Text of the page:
HomePC GAMESForza Horizon 5Call Of Duty: Modern Warfare 3 campaign review: the Price is wrong

Call Of Duty: Modern Warfare 3 campaign review: the Price is wrong


For Vladimir Makarov, the babyfaced villain of Call Of Duty: Modern Warfare 3, trust and morale are irrelevant concepts. As he makes clear to his army of Russian ultranationalists, he is interested only in their quiet, unwavering loyalty. Evidently, Activision expects much the same from its army of COD fans. This latest Modern Warfare campaign follows disconcertedly close on the heels of 2022’s entry because, as per Bloomberg, it began life as a mere expansion. Rather than allow a fallow year, Activision has upgraded that expansion’s status to a premium release, and charged $69.99 for pre-orders – granting early access to the single-player campaign as an enticement.

Instead of Modern Warfare’s usual lead studio, Infinity Ward, development duties have fallen to Sledgehammer, the outfit most recently responsible for 2021’s unloved Vanguard. And in an industry where AAA FPS games now regularly take half a decade to make, this campaign has reportedly come together in less than two years. Reader: it shows.

Aiming a thermal sight at an enemy in snowy conditions in MW3.
Image credit: Rock Paper Shotgun/Activision

Traditionally, solo COD has taken a very different shape to its multiplayer counterpart – leaning into tightly scripted first-person cinema. But this year, that gulf has closed almost completely. Of the 14 missions that comprise Modern Warfare 3, many are solo riffs on Warzone 2 – down to the parachutes, driveable vehicles and ranked loot. One even takes a chunk of Gora Dam, made familiar by pandemic vacations to Verdansk, as the entirety of its map.

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In interviews, Sledgehammer has spun this approach as Open Combat, a new format that offers an “incredible” level of choice. In actuality, it’s a canny way to lean on the assets and player toolkit of a game that’s already been approved by millions. Expect to drop into a given mission with an unhelpfully loud weapon and a handful of scattered objectives – bomb defusal sites, plane debris, bunkers – and be left to seek out better gear. Perhaps in a rooftop cache you’ll find a silenced shotgun and a killstreak imported from deathmatch mode: a mortar strike to drop on a distant patrol, or UAV designed to pick out enemy positions.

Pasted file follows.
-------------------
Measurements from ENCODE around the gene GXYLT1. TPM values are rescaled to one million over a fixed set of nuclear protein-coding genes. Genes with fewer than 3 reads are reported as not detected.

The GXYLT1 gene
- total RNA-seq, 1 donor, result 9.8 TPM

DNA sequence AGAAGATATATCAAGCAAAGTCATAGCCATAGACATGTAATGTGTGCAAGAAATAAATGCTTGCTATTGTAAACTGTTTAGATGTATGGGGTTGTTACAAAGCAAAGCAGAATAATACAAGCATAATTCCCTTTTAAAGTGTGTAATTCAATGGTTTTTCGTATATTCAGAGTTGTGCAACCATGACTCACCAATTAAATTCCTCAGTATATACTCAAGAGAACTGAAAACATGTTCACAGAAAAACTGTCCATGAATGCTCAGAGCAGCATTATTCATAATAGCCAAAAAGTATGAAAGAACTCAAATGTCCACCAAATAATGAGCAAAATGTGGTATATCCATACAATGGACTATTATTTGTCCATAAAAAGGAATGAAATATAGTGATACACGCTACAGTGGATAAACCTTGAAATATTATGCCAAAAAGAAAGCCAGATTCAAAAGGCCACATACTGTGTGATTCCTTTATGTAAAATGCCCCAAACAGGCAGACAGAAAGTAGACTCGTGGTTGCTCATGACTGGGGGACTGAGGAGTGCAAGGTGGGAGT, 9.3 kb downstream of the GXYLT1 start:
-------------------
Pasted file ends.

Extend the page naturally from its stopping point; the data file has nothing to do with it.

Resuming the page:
It’s a cheap and somewhat cynical way to fill out a campaign, but the results aren’t hateful. During the infiltration of an oligarch’s island hideaway, I pilfered night goggles from a cabana on the beach and crept through dark caves to get closer to my target. In a nuclear power plant, I shot through a skylight at an explosive barrel, blowing open a locked door from the inside.

Skulking in the grass with a sniper in MW3.

A plane is taken hostage in MW3.

Aiming at an oncoming truck in MW3.

Operators engage in a scuba mission in MW3.

Image credit: Rock Paper Shotgun/Activision

Yet bespoke problem-solving exercises like these are few and far between. A couple of square kilometres and a mandate to have-at-it do not Dishonored make. More than once, I fell foul of COD’s habit of painting false doors onto buildings, or a ledge deemed arbitrarily unfit for mantling, and couldn’t take the route I’d planned. If I recognised a vehicle from Warzone, it was probably enterable; if not, it was simply scenery.